Using The Internet to Trace Your Ancestors
The Internet has been the single biggest boost genealogy has experienced. Genealogy is the third most-researched topic on the World Wide Web (after personal finance and pornography), and the number of records that can be accessed from your computer at home means that you can get a flying start of discovering your family tree without even going outside your front door.
Finding Genealogy Resources on the InternetMany family history resources are simply a mouse click away. There are plenty of general family and history databases, such as the International Genealogical Index or the National Archives should be among your first stops.
One thing you'll quickly notice is that many of the genealogy sites, are paying sites. To try them out isn't expensive (in the region of £5) and you can learn a lot for your money. It's quite possible to dig back three or four generations of your family tree in a matter of a few hours, although it might take some work, and all you'll get is the bare bones from registers, rather than actual birth, marriage or death certificates. The census reports, though, can be illuminating, and you can download the appropriate pages to save on your computer. Finding an address for your ancestors gives much more of a physical presence that just seeing the name alone.
One thing you will find, if you use the Internet to keep researching your ancestry, is that most sites simply contain listings of other sites - and the deeper you dig you'll find there's not actually that much in the way of useful concrete information beyond the basics.
The Limits of the Internet in Tracing Your AncestryThe first thing to understand is that you won't be able to use the Internet to trace your family tree back to 1538. The records just aren't available to do that. Probably the best you can manage with any certainty is 1837, when records of births, marriages and deaths were kept. You might find some baptismal records in the IGI (international Genealogy Index) prior to that, but you'd need to verify them.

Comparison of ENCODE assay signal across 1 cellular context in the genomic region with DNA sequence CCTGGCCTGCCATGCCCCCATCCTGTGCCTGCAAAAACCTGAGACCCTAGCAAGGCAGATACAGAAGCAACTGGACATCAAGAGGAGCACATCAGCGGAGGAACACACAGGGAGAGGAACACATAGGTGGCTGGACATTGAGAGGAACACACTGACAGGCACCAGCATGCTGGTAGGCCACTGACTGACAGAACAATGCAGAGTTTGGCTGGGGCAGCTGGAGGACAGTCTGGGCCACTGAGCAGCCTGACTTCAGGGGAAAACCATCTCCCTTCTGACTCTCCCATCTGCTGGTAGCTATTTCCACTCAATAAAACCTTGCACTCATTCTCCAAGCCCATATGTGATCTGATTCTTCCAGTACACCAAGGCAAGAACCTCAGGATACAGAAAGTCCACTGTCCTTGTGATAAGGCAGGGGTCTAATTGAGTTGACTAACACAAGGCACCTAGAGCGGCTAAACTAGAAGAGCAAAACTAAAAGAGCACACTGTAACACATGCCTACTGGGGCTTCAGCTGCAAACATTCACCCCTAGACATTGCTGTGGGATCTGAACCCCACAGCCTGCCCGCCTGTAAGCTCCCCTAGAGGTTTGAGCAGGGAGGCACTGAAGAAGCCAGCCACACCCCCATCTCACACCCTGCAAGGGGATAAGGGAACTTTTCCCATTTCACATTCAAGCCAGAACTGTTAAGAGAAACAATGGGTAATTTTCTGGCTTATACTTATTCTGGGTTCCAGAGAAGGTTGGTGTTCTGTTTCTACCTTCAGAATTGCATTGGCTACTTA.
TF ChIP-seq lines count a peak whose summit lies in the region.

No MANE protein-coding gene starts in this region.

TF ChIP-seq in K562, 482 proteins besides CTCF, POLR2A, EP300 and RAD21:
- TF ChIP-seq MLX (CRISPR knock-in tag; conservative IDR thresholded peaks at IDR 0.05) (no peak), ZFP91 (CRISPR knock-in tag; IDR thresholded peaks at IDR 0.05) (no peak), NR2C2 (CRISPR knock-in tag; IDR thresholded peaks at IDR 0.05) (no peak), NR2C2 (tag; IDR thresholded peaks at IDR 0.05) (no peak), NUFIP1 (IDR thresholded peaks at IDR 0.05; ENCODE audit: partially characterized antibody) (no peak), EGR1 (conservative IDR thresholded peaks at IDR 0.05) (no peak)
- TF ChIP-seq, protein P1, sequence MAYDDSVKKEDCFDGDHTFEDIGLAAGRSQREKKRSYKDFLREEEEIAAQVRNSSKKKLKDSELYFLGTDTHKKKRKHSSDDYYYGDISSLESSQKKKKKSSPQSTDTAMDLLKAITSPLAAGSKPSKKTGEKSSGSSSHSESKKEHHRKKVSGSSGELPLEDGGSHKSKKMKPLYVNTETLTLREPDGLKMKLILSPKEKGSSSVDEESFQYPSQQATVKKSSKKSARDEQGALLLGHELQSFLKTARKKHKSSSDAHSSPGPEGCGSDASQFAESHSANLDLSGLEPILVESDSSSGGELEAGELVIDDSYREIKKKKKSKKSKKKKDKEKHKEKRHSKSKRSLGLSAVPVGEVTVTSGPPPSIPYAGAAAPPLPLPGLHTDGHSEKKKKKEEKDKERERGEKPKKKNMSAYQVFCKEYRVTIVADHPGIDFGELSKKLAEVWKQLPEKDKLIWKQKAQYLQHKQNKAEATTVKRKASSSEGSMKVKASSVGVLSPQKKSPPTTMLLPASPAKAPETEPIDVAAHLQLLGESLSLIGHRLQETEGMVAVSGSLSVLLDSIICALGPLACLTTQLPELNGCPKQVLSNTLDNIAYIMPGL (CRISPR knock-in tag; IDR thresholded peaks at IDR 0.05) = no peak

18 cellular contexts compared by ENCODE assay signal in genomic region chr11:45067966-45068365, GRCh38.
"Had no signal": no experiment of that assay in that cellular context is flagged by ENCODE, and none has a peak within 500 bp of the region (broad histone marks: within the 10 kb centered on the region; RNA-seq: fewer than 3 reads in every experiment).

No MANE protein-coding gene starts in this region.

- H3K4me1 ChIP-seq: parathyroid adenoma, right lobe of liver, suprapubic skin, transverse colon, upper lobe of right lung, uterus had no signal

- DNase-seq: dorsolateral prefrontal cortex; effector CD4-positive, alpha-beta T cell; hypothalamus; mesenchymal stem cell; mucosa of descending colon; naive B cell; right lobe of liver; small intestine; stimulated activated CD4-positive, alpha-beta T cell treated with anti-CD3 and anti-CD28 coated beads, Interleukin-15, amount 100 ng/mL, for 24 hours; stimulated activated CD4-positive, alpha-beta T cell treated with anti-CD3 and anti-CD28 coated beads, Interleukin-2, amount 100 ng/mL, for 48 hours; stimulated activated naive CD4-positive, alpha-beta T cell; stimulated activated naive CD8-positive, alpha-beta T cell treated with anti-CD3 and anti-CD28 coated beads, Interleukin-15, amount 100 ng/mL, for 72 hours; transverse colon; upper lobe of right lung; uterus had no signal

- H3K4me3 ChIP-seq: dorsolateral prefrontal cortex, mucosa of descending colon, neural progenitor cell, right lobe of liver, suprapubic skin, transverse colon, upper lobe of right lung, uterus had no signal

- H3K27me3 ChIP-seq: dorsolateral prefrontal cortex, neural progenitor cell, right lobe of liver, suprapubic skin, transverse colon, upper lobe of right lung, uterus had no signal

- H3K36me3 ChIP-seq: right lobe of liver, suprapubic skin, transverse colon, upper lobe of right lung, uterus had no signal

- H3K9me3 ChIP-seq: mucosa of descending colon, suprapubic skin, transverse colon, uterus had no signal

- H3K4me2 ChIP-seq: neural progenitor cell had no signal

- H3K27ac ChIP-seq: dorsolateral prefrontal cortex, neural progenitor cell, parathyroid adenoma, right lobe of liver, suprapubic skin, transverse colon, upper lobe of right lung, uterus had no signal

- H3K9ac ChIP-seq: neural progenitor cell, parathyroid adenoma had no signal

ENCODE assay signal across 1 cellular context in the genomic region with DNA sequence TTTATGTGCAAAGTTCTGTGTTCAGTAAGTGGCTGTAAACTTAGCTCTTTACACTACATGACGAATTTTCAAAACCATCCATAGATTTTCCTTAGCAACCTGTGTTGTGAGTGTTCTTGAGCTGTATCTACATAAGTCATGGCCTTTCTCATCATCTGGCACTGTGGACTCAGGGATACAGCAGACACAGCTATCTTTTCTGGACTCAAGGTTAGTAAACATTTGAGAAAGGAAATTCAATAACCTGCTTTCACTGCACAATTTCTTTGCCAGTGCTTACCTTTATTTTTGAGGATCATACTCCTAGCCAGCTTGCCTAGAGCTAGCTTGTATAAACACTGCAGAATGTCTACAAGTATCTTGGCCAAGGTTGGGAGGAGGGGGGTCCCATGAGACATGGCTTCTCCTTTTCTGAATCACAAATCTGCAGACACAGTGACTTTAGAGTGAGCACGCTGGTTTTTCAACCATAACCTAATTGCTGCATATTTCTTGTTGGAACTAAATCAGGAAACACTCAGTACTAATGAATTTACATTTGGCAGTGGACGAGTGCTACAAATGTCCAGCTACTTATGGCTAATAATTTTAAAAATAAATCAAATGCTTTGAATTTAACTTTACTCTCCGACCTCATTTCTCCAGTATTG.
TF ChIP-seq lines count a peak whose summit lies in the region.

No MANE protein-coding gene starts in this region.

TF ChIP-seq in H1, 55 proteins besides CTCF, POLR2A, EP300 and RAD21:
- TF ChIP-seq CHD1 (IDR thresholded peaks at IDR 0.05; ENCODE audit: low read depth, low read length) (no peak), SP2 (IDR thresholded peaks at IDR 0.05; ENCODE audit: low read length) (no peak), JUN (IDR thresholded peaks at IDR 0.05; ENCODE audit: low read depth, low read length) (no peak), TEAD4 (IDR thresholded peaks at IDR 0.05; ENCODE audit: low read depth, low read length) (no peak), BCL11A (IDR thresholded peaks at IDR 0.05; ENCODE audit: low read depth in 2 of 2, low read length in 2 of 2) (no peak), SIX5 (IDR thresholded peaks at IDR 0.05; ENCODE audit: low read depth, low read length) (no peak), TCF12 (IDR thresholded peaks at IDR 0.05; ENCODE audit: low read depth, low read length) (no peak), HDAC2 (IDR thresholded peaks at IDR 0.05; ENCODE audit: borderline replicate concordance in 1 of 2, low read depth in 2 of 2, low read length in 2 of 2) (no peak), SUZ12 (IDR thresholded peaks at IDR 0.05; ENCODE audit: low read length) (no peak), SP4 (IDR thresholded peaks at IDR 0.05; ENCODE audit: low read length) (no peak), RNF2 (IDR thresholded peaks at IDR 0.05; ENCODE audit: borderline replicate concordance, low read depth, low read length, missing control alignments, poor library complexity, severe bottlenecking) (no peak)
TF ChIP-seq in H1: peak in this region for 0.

The way to view resources online, no matter how they bill themselves, is as a stepping stone. They give you the start that offers confidence, and the fast results do make you feel like you've achieved something - which you have. They save you a lot of initial legwork and a sense of frustration.
The pay genealogy sites seem to offer a lot, and certainly to have so much available in one place online is a help to anyone beginning to study family history. However, the impression they like to foster is that you can trace your entire family tree there. Unless you have a very special case, that's not going to happen.You shouldn't rely on the IGI, either. It's excellent, the most detailed resource available, period. But it's far from complete, and it's riddled with errors. Don't believe anything unless you can verify it from an original source.
The Great Advantage of Tracing Family History on the InternetSpeed, of course, is what the Internet has to offer, along with convenience. Before records were put online, it meant hours or days of searching to achieve what you can do in a couple of hours from home. Any work saved is a plus. You might not have the birth, marriage and death certificates, but you do have the knowledge, and for many, certainly among beginners, that's ample.
What you pay to access the records is a small price too - certainly less than a trip to London (possibly even less than a trip across the capital, if you count the time that takes). Your fiver can take you a very reasonable distance into the past.
One of the most useful areas of online research is message boards. There may well be others looking into your family tree, or one related to it. Exchanging information can help you both along. The message boards offer a sense of community. People swap tips and sources, and you can receive plenty of ideas and encouragement to help you.